Jean-Luc Vilmouth, Café Little Boy, 2002

ExhibitionsJean-Luc Vilmouth, Café Little Boy, 2002

From 16th of June to 7th of January 2019

Locations : Galerie 1
Category : Exhibitions
Discipline : Installation
Public : All ages
Author : Jean-Luc Vilmouth

After welcoming the reactions from: Sublime. Les tremblements du monde and Jardin infini. De Giverny à l’Amazonie, Jean-Luc Vilmouth’s oeuvre enters into resonance with the Japanese season exhibition which closes our creative trilogy: a journey in three acts into the depths of humanness. Here, we are on the threshold of what the artist defines as “experimental fringes, situations that allow emotions to flow, connecting us with our environment” which intensify and enhance our perception of reality.

Jean-Luc Vilmouth’s life work examines the various channels of communication mankind has established with its environment a permanent dialogue over time even if occasionally muted by momentary interruptions. His oeuvre “re-establishes our sense of belonging to the world”, according to Bruno Latour, and returns humans to their ecosystem however devastated and threatened it may be, as shown in his film Lunch Time and his environment Jungle Science.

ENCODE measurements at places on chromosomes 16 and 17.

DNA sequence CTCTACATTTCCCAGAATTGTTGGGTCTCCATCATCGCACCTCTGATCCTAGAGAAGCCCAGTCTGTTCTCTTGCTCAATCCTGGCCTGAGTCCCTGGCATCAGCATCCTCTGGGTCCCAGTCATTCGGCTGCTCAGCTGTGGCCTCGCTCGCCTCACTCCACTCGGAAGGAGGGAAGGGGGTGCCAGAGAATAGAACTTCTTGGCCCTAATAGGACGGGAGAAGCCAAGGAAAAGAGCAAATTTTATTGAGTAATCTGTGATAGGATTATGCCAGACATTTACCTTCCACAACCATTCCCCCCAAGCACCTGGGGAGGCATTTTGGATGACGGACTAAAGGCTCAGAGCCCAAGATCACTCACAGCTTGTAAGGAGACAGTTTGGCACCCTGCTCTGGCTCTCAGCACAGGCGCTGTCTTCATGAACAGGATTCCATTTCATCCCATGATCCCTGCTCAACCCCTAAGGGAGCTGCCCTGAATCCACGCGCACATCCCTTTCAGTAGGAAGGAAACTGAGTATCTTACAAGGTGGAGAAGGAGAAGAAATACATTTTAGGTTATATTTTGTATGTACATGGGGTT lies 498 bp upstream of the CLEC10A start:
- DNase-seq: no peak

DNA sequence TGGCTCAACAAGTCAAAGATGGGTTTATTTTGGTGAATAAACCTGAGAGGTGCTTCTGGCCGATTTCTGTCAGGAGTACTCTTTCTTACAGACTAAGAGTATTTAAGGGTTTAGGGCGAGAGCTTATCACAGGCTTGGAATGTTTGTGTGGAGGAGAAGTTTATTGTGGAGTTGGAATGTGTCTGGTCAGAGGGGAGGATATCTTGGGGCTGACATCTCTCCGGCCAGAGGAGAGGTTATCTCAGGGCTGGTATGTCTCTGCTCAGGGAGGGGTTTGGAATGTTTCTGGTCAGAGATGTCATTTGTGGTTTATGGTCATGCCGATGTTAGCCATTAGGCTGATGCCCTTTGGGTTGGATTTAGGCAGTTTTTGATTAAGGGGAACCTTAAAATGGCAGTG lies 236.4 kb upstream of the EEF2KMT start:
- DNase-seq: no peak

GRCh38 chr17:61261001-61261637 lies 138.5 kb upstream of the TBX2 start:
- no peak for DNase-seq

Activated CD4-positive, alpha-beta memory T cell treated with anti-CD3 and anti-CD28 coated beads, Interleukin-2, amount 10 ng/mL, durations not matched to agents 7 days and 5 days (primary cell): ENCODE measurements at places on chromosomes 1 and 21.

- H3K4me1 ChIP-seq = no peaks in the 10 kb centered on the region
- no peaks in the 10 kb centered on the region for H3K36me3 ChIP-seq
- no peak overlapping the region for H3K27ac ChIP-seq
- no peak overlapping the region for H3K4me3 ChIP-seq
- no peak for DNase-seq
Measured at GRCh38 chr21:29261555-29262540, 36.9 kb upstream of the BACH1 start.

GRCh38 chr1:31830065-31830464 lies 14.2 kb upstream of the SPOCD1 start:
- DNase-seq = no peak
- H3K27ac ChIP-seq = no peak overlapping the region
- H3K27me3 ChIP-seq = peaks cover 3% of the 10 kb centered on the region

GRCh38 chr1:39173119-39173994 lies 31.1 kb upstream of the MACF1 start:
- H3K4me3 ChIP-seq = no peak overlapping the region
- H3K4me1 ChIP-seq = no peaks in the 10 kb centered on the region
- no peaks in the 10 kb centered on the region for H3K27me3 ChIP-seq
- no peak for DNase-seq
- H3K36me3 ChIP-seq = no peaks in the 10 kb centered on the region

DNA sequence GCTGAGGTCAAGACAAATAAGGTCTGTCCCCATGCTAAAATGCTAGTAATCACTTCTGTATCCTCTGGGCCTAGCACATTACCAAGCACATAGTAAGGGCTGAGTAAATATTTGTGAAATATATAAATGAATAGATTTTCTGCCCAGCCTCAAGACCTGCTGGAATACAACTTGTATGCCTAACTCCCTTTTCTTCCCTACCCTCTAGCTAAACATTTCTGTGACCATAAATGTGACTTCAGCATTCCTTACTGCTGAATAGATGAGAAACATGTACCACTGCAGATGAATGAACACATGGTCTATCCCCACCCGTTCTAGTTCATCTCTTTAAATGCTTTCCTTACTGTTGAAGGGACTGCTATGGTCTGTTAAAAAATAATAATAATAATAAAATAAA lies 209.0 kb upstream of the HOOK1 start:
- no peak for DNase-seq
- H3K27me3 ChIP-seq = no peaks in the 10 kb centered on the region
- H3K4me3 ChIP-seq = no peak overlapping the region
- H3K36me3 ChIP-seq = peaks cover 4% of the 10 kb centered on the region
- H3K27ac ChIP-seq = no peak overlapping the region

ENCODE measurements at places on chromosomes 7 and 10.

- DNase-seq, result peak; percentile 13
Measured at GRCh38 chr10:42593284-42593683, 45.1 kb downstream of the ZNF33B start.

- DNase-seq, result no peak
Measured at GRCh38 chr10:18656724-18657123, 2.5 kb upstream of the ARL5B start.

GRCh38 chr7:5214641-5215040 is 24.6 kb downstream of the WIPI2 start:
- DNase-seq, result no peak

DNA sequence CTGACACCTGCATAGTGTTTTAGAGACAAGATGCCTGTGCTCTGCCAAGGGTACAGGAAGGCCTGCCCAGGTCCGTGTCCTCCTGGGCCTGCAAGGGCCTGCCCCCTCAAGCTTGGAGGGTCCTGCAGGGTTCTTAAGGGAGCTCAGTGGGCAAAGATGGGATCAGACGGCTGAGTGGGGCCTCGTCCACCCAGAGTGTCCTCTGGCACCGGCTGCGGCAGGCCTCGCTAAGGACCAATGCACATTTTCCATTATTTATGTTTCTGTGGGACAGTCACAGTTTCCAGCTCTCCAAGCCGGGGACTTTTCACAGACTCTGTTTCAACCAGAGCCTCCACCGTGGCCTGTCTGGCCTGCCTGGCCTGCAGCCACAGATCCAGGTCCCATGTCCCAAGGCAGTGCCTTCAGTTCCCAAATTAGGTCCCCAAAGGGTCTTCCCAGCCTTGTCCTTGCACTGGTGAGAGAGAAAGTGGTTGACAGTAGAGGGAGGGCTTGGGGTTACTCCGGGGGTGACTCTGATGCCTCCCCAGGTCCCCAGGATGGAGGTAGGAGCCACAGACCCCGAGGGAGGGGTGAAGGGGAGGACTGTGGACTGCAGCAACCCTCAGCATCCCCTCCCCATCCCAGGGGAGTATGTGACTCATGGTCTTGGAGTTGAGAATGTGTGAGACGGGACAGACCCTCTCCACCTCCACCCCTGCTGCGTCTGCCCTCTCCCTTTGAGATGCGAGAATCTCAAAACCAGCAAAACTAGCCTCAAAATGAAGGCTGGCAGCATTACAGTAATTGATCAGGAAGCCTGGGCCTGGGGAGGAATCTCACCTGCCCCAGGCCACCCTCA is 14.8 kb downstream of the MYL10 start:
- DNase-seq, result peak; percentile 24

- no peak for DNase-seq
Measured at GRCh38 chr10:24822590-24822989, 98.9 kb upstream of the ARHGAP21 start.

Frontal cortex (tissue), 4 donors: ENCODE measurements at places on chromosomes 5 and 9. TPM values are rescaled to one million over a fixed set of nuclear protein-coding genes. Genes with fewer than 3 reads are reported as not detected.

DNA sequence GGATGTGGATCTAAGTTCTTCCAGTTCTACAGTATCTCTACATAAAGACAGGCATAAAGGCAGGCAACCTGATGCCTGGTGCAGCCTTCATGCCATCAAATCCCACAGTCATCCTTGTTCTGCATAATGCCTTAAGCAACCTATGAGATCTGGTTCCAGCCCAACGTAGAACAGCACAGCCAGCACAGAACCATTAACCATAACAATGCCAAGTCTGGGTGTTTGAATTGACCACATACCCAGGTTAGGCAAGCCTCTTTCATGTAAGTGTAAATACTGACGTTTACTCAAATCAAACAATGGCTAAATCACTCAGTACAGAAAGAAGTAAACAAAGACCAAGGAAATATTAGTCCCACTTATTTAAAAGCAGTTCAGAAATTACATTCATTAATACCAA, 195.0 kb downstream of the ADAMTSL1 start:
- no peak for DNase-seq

As Paul Virilo writes in The Aesthetics of Disappearance, Jean-Luc Vilmouth’s own aesthetic investigations involve momentary “interruptions, disappearances, and effective reappearances of reality”; this is once again true for Café Little Boy, 2002, a place open to reflection, communication and exchanges. This fragile commemorative monument was given the code name of the atomic bomb dropped on the city of Hiroshima on 6th August 1945. As a finale to the Japanese Season, during which the exhibitions Japan-ness and Japanorama, dedicated to Japanese art and architecture, explore the metabolism of an archipelago forever subjected to destruction and creative reinvention, Café Little Boy is a green board on which are hung photographs found on the Fukuromachi school blackboard where survivors of the atomic explosion had written messages in the hopes of finding family members. In turn, it has become an invitation to contribute together to a commemorative work that establishes a conversation between the present and the ghosts of the past. “Space = emptiness + ma. Originally the word ma was used to indicate the space between things that exist side by side; now it signifies a gap, a crack separating things.”

With Café Little Boy, Jean-Luc Vilmouth weaves emotions and impressions, sets memories in motion. This collective poem seeps into the cracks of our identities, thus defining that space and rendering it significant.